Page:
Therefore, as a starting point, we used the initial parameters (2), suggested in [10] to analyze EBG ground planes, to design a grounded slab loaded with periodic square shape patches of width W and gap width g between the unit cells, as indicated in Figure 4.

W = 0.12 λo , g = 0.02 λo , hu = 0.04 λo , εr = 2.20 E2

Figure 4.

Structure of the FSS unit cell.

where λo is the wavelength at 7 GHz, which is around the center frequency of the UWB band, and hu is the thickness of the substrate of dielectric constant εr.

The dimensions of the unit cell control the width of the band over which the reflection phase varies between −90° and 90°, which can be called the in-phase band [10]. The choice of the used substrate is also an effective factor for enhancing the in-phase band. Therefore, we chose RT/duroid 5880, of a dielectric constant of 1.96, a dielectric loss tangent of 0.0004, and a thickness of hu =3 mm, to obtain a wide in-phase band. For the same purpose, parametric studies of both parameters W and g, around their initial values obtained from (2), were performed, from which the values that give a wide in-phase band centered at 7 GHz are selected. These values are W = 5 mm and g = 0.25 mm.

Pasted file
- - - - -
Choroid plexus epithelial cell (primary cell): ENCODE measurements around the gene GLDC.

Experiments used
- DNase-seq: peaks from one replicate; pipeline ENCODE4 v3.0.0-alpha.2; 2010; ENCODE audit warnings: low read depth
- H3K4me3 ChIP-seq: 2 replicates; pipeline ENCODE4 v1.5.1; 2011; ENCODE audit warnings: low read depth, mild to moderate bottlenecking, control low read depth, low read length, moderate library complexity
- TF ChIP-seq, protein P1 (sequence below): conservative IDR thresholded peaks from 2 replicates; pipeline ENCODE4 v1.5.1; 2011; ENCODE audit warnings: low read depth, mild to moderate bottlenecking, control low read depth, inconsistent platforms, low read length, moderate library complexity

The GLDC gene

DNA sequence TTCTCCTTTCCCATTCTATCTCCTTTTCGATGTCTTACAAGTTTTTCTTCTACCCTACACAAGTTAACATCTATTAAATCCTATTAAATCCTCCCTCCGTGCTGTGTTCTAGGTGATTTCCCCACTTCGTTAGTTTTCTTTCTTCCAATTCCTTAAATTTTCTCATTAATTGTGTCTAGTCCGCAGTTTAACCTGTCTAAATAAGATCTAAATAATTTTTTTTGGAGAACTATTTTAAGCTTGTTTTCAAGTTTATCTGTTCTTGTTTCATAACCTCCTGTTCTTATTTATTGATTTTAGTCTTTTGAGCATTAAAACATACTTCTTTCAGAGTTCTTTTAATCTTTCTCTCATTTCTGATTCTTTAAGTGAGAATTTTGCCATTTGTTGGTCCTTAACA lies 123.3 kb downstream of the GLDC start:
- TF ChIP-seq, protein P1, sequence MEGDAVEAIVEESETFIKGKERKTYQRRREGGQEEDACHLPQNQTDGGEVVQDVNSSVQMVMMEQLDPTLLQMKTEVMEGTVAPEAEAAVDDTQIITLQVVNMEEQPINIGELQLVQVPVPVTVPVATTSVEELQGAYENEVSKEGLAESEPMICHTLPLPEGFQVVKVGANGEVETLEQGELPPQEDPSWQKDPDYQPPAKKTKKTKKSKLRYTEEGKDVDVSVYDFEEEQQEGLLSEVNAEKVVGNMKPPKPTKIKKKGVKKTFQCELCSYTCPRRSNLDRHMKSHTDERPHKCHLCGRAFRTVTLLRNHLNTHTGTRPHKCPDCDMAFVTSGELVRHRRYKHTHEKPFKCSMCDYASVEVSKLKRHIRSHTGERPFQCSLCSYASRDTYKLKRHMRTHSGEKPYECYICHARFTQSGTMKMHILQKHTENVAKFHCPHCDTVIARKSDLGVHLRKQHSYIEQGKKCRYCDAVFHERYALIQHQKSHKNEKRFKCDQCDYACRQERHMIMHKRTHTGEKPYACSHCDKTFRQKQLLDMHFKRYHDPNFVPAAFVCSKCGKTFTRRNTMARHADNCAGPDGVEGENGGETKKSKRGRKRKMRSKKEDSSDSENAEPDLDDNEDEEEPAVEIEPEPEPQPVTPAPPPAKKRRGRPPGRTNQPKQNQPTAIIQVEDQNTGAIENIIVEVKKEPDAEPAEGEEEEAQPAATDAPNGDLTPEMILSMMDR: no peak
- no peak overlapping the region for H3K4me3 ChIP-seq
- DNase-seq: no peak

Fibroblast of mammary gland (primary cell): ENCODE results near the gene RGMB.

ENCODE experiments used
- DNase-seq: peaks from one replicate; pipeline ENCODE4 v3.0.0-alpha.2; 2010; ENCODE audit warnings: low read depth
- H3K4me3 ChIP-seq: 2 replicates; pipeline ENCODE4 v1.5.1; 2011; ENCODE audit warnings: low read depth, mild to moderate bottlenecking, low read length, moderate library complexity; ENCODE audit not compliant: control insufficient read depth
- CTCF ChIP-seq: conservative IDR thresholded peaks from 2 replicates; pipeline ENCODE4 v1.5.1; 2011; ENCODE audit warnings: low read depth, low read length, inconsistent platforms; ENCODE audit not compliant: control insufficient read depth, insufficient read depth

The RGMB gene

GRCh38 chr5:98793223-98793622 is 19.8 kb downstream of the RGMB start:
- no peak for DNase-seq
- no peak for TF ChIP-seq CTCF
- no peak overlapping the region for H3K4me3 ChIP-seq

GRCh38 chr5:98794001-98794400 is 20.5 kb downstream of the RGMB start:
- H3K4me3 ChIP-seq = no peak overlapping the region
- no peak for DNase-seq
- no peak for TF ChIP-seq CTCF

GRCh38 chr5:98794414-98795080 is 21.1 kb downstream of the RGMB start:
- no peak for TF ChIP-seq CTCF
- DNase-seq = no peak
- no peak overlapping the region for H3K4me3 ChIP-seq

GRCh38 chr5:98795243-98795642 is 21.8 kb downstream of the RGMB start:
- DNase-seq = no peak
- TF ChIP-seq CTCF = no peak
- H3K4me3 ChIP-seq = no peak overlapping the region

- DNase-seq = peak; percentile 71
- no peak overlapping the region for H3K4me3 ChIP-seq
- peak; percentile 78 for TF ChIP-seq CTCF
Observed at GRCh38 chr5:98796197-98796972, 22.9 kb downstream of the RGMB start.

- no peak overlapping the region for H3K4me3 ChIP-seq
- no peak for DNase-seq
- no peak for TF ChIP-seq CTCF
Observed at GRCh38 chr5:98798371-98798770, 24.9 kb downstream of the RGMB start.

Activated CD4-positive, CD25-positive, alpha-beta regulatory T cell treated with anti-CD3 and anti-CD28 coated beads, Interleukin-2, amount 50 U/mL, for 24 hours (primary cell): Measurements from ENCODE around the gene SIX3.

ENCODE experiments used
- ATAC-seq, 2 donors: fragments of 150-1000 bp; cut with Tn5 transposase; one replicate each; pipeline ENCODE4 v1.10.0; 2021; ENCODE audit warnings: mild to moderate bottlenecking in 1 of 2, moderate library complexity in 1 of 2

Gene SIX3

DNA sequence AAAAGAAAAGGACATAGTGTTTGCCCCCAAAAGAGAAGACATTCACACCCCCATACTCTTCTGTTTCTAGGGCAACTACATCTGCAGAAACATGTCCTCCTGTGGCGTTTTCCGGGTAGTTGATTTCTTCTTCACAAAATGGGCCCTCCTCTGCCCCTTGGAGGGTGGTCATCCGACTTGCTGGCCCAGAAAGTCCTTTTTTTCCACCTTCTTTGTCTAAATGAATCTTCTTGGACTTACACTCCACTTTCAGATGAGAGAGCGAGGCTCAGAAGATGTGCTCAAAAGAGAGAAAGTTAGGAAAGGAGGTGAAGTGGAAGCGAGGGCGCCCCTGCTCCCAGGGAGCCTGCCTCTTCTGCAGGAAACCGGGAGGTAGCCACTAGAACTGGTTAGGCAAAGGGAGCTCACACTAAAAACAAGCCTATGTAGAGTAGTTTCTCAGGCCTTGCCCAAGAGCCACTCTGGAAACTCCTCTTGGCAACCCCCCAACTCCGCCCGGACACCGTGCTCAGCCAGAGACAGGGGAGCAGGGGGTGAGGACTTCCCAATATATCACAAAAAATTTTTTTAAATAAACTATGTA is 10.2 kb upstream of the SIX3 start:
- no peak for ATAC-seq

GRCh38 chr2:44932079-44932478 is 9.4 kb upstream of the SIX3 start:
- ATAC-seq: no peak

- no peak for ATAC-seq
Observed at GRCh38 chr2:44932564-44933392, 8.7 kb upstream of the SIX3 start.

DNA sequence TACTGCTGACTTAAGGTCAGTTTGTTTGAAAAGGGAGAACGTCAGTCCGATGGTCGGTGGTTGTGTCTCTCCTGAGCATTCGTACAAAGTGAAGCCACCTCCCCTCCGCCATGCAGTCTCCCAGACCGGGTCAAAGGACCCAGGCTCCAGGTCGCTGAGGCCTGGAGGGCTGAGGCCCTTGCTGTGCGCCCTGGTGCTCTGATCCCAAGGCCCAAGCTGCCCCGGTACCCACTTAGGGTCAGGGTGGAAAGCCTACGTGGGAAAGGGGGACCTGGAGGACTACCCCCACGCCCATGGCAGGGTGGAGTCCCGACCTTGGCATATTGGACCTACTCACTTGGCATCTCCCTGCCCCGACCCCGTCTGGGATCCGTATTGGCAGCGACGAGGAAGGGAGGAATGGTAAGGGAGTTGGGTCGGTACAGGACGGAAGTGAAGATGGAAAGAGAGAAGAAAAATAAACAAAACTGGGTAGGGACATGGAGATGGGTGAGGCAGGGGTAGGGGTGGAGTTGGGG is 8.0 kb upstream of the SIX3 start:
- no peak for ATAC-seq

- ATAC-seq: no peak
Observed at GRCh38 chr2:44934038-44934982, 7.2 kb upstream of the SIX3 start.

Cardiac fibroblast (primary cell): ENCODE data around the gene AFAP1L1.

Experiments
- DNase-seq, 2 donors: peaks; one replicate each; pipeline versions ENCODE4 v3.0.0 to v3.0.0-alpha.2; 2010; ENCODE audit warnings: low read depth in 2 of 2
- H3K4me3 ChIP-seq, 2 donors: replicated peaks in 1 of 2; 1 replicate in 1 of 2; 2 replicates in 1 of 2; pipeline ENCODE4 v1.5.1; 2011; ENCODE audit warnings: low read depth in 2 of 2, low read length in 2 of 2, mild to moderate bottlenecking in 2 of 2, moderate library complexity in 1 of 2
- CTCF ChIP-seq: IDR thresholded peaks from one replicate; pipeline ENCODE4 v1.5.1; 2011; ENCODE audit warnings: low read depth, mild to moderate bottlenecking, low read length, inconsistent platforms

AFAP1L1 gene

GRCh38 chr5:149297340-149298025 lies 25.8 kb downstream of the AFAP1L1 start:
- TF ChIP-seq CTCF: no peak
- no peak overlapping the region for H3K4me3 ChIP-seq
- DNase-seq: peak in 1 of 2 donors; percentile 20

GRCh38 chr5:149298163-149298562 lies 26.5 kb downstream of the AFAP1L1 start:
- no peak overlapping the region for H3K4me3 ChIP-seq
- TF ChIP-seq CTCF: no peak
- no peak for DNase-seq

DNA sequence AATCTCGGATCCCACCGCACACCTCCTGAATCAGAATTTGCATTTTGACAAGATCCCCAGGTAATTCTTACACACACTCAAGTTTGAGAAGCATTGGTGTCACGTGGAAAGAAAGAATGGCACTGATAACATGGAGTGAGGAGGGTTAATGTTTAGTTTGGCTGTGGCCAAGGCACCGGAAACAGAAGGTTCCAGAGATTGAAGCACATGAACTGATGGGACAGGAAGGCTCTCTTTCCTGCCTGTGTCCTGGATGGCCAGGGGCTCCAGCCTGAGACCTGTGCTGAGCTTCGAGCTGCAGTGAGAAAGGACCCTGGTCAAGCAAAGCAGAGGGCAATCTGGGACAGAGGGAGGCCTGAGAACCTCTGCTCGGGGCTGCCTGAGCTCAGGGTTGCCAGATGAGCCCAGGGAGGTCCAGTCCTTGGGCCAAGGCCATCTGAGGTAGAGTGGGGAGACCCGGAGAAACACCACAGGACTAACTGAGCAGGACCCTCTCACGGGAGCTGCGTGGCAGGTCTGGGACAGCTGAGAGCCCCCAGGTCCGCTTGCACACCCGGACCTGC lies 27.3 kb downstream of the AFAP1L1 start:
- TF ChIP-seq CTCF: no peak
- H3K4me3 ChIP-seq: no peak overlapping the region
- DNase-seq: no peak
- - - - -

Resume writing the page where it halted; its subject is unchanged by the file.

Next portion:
Figure 5a shows the reflection phase of the grounded unit cell with the selected parameters, computed using CST-MWS by considering the “unit cell” boundary conditions and Floquet port. From Figure 5a, we can see that broad in-phase band from 5.5 to 8.5 GHz, and AMC feature at 7 GHz are achieved as required.

Figure 5.

Reflection characteristics of FSS. (a) Phase reflection of the grounded FSS with optimized dimensions, (b) reflection magnitude of the FSS without a ground plane.

The reflection magnitude of the unit cell without a ground plane varies, over the UWB band, from 0.3 at the lower frequency to 0.8 at the higher frequency, and it is totally reflective around 45 GHz, as shown in Figure 5b. As a result, the reflected amount by the ground plane is unequal, and it is proportionally decreasing with frequency. This unequal amount of transmission is the key feature to achieve a constant gain across the entire UWB, especially if the gain of the used radiator is higher at upper frequencies than it is at lower frequencies, which is the case for most UWB planar antennas.